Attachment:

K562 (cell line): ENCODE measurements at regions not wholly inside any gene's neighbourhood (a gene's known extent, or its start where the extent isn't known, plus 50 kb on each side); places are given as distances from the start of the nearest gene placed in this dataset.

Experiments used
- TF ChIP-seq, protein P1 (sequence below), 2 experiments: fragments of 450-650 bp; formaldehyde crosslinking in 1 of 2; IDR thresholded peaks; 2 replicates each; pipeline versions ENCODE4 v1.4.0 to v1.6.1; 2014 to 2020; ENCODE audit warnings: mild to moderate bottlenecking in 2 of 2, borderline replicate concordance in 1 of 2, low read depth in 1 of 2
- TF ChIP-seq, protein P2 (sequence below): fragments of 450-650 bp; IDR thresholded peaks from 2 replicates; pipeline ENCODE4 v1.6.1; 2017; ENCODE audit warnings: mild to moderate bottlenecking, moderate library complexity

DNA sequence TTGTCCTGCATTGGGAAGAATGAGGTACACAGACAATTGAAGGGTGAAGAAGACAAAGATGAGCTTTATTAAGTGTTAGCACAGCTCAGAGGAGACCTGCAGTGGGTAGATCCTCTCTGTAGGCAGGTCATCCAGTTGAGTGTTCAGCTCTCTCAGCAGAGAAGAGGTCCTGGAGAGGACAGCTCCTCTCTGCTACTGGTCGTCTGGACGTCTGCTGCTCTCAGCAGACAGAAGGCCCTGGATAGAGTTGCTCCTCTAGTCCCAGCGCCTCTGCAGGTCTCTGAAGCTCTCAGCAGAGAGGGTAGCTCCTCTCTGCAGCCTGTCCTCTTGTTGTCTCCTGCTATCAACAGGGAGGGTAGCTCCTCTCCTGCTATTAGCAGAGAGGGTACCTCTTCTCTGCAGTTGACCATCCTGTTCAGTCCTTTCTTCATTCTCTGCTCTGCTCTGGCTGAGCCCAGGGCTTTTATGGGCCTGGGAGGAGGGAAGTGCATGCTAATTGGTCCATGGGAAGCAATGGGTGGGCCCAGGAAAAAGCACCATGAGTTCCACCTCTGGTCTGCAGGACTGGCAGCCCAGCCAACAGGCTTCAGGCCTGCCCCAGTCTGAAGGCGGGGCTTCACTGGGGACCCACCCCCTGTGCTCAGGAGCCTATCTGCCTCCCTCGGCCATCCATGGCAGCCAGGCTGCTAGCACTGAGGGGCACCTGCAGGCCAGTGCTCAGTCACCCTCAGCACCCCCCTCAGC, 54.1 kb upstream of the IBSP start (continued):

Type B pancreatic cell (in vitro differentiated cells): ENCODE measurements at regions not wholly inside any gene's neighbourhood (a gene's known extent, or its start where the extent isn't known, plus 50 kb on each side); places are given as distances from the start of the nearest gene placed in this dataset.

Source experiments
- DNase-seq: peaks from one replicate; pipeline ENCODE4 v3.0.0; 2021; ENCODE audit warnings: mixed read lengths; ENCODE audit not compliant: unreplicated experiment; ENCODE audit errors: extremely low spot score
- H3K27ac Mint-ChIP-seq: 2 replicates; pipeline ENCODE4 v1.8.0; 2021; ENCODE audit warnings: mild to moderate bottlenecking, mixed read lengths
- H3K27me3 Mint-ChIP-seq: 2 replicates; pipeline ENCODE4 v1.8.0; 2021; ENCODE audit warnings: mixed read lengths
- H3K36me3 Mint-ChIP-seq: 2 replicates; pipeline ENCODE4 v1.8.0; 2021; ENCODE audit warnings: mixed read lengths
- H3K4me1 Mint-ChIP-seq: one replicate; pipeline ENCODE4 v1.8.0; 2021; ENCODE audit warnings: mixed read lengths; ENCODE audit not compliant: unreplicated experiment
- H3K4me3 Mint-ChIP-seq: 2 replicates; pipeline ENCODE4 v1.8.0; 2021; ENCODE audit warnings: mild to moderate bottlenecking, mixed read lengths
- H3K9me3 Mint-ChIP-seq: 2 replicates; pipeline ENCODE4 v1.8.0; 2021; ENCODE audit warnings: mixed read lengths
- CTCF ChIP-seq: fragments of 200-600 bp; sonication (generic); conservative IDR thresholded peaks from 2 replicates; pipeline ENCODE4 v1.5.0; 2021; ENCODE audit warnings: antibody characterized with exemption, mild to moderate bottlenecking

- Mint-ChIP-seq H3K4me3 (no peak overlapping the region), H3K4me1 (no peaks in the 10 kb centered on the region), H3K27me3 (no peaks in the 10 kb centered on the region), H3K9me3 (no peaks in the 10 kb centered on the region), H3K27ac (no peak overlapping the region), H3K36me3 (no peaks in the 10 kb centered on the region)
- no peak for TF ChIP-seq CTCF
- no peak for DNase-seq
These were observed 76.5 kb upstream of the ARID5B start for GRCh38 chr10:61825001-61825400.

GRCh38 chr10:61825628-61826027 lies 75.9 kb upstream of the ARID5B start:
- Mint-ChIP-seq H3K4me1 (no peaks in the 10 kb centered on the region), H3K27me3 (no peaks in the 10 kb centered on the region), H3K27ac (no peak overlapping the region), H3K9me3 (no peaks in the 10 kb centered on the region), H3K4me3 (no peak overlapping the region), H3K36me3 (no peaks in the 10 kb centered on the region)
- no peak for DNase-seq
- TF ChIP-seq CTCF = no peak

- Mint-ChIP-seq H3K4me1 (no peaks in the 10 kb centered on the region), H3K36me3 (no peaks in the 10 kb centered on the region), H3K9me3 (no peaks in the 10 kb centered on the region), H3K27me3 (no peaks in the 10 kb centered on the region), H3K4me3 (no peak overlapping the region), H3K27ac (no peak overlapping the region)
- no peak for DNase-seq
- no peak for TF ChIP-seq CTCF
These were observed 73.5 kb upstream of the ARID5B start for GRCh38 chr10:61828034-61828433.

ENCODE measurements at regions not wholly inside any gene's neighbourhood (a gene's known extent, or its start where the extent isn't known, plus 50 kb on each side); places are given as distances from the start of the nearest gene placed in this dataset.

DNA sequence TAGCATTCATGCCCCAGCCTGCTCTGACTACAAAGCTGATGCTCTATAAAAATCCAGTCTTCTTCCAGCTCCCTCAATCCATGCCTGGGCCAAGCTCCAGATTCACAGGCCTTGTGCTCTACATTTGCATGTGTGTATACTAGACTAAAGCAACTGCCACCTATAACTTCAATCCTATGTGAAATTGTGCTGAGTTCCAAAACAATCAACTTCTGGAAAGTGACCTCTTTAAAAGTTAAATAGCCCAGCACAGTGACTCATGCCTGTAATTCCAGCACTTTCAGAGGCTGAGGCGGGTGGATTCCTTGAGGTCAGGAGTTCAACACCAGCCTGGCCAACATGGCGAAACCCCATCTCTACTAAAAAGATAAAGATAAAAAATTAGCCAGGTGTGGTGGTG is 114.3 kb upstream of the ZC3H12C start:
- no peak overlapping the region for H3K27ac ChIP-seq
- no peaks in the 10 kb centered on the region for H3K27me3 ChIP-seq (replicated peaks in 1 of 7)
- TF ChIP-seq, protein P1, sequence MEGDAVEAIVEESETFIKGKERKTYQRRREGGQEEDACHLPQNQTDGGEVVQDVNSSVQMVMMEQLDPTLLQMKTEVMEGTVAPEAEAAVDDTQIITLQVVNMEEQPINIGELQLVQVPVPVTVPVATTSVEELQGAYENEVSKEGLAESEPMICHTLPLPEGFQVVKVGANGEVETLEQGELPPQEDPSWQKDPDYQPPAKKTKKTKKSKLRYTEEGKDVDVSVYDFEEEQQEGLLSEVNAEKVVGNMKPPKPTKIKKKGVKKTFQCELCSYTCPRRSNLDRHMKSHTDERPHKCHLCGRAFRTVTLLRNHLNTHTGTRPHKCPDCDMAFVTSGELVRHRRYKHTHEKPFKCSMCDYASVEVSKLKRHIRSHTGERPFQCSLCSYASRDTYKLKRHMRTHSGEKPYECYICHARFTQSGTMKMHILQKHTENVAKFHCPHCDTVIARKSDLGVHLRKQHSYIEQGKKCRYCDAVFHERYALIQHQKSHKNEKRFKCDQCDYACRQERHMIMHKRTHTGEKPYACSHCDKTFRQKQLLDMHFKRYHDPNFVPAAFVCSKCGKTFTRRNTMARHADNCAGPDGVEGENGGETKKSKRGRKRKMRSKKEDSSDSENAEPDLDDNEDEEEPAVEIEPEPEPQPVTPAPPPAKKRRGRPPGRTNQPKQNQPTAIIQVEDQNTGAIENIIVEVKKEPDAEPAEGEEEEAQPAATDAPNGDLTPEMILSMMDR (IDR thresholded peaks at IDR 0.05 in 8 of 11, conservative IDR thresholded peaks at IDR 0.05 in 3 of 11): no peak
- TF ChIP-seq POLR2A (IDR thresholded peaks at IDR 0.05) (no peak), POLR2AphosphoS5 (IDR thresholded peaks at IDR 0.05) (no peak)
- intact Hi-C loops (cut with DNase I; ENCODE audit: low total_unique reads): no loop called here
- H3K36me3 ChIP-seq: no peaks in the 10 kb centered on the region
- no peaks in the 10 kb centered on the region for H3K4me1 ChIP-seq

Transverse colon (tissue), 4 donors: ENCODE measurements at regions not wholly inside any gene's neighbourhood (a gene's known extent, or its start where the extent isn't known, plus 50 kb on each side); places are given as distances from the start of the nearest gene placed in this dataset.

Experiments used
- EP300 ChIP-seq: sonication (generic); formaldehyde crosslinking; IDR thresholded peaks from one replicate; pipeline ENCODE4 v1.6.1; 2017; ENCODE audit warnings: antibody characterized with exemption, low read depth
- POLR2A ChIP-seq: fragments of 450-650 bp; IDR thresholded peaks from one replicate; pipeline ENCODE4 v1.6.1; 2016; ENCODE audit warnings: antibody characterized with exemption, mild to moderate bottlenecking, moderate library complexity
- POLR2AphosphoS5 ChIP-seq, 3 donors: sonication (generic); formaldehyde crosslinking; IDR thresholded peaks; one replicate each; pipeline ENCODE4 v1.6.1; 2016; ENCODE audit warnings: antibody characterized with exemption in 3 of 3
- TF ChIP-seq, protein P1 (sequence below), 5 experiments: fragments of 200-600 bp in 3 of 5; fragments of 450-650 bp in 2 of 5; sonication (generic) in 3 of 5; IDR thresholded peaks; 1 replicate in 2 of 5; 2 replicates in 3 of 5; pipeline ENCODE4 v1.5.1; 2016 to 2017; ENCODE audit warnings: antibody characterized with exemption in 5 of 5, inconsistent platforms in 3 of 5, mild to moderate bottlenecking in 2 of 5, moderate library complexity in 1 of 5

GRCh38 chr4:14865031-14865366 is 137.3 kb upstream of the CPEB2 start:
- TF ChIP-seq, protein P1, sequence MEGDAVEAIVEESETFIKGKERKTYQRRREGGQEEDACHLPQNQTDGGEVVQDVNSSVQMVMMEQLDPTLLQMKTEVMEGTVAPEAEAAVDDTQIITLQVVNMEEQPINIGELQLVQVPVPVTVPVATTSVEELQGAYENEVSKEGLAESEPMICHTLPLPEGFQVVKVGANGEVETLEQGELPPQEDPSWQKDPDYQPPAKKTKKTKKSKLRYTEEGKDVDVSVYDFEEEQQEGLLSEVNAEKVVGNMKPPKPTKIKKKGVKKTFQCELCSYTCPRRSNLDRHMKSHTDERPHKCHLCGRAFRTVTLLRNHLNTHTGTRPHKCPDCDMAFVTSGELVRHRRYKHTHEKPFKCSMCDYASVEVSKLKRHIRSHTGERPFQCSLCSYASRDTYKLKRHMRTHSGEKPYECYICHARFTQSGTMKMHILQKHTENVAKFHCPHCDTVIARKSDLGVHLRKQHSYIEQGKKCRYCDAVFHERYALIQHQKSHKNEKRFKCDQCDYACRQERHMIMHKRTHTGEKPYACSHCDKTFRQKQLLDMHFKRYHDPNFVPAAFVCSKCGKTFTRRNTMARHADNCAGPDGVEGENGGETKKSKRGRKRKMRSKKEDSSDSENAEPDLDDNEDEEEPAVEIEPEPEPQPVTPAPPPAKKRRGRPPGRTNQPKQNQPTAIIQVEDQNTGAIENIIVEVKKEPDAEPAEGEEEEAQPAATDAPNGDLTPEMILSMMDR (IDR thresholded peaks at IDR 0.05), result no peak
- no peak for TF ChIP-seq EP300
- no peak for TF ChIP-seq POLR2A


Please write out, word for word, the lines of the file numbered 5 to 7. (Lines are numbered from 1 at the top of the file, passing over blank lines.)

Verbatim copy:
DNA sequence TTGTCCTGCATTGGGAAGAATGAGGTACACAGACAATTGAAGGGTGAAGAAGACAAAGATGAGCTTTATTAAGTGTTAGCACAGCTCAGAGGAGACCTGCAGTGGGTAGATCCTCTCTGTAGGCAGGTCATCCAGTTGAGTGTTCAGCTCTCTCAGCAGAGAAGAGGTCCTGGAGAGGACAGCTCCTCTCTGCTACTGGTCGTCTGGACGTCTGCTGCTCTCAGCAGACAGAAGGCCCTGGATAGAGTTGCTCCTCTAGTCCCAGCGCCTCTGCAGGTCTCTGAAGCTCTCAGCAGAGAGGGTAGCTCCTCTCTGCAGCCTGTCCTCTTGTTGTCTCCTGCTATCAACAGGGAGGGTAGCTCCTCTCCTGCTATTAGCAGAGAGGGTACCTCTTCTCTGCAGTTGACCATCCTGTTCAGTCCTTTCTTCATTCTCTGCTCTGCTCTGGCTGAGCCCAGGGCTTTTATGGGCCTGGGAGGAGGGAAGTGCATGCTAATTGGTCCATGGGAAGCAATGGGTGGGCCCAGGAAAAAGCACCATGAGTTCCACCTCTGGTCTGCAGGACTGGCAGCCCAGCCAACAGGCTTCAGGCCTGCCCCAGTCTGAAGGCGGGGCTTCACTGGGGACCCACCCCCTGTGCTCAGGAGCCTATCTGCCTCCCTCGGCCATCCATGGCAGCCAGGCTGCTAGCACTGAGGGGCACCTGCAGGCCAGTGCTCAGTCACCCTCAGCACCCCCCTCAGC, 54.1 kb upstream of the IBSP start (continued):

Type B pancreatic cell (in vitro differentiated cells): ENCODE measurements at regions not wholly inside any gene's neighbourhood (a gene's known extent, or its start where the extent isn't known, plus 50 kb on each side); places are given as distances from the start of the nearest gene placed in this dataset.

Source experiments